Taking stock: A study of the acquisition and long term care of "non-traditional" contemporary artworks by British regional collections 1979-present

Fiske, Tina Louise (2004) Taking stock: A study of the acquisition and long term care of "non-traditional" contemporary artworks by British regional collections 1979-present. PhD thesis, University of Glasgow.

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My doctoral thesis engages with the acquisition of 'non-traditional' contemporary works of art by British regional public collections, and their commitment to and provision of care to such artworks over the long-term. The long-term display and care of non-traditional artworks -those that significantly diversify from the core materials, techniques and formats familiar to painting, drawing, sculpture and even photography - poses material and documentation challenges as well as ethical ones, hi the Introduction, I outline how, for museums that acquire them, maintaining such artworks in keeping with the artist's intentions can entail high levels of financial and practical resource and unfamiliar kinds of ethical commitments. As I discuss in Chapter One, British regional collections are acquiring non-traditional art in greater quantities and with an increasing agency regarding how certain contemporary practitioners and trends will be represented within British cultural heritage. I propose that they are, therefore, emerging as legitimate stakeholders in the considerable international body of research into the ethical and effective long-term stewardship of non-traditional art forms. In Chapter Two, I note that the international museum and conservation communities endorse the 'early' acquisition of non-traditional artworks, and assert that acquiring and documenting them soon after creation or first realisation can help mitigate the repercussions that their long-term care might bear. I summarise and evaluate some of the ways in which national and international museums have accommodated the challenges that non-traditional artworks present. Some have modified their pre-existing care procedures, where as others have responded with entirely new strategies. Yet as consumers, I argue in Chapter Three that British regional museums raise salient questions regarding content, accessibility and usability of internationally authored research across a range of museum infrastructures. Regional museums are typically of limited infrastructure and means. As I contend, available case studies, procedures and decision-making processes do not currently take explicit account of, or directly provide for, differing museum contexts. I also promote the legitimacy of regional museums and galleries as potential contributors, Indeed, I argue that scholarship within those museums and galleries into the ethical maintenance and long-term care of their non-traditional holdings must be developed and supported. I maintain that it should be situated alongside, and interact with, that of its national and international counterparts, hi Chapter Four, I provide three inter-institutional case studies to give form to that claim. Thus, I recommend the creation of a 'subject network' dedicated to the curation, administration and conservation of non-traditional artworks, and to be comprised of curators, conservators and administrators from across British galleries. I propose that it serve to foster information and practice sharing within that community. I also put forward that it could facilitate access to, and interpretation of, international research, and that it could develop and promote research agendas relevant to the needs of its constituents. I conclude this thesis with an 'acquisitions update' as proof that there is a real demand for such research as I present here to be applied and further developed.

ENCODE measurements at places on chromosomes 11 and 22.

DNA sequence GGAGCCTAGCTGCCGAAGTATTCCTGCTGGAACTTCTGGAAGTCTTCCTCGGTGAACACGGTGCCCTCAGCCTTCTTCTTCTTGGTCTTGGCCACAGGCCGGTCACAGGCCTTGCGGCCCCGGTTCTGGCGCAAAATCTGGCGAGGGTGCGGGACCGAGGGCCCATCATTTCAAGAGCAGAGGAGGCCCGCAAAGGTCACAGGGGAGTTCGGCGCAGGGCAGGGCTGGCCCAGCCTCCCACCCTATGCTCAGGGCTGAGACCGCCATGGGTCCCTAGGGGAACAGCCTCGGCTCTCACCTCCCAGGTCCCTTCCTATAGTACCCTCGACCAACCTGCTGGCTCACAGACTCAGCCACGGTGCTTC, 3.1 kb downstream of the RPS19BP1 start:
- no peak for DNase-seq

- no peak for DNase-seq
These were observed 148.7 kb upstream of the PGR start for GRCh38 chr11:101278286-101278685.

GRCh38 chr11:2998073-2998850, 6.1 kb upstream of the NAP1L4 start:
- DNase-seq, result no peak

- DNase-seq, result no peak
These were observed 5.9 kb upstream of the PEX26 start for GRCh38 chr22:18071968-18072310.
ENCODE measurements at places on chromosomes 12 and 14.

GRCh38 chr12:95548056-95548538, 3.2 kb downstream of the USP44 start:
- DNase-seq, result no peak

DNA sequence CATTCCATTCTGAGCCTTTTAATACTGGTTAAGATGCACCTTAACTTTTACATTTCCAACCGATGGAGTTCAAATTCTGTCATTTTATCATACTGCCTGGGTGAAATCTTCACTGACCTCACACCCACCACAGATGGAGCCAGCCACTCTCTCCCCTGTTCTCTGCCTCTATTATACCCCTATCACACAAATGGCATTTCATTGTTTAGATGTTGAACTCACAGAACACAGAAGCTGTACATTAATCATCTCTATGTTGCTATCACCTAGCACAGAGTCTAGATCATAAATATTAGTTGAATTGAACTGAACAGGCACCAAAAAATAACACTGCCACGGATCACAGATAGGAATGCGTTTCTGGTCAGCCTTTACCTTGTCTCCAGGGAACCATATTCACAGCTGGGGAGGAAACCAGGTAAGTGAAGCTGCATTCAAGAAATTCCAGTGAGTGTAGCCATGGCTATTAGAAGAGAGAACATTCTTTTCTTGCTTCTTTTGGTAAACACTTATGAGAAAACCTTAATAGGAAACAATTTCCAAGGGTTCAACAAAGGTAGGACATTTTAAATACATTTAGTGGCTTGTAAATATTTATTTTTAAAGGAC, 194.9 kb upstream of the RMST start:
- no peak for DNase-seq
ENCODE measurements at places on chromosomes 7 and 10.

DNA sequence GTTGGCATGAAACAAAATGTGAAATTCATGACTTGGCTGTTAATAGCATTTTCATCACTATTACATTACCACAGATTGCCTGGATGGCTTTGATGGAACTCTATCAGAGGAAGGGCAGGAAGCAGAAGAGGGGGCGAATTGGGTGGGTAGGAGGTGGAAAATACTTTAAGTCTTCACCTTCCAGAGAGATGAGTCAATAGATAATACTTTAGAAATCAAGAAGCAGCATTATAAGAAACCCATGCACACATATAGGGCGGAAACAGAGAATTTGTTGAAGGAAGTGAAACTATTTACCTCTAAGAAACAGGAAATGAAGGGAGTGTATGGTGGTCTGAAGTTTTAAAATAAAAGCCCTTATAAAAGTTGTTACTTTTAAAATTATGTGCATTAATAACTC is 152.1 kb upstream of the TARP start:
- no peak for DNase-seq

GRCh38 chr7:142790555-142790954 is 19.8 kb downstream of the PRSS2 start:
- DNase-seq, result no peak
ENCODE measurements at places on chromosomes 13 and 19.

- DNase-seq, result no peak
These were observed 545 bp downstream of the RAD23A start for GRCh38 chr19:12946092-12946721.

Item Type: Thesis (PhD)
Qualification Level: Doctoral
Keywords: Museum studies, art history.
Colleges/Schools: College of Arts & Humanities
Supervisor's Name: Hopkins, Dr. David
Date of Award: 2004
Depositing User: Enlighten Team
Unique ID: glathesis:2004-71881
Copyright: Copyright of this thesis is held by the author.
Date Deposited: 17 May 2019 09:31
Last Modified: 22 Jul 2021 09:24
URI: https://theses.gla.ac.uk/id/eprint/71881

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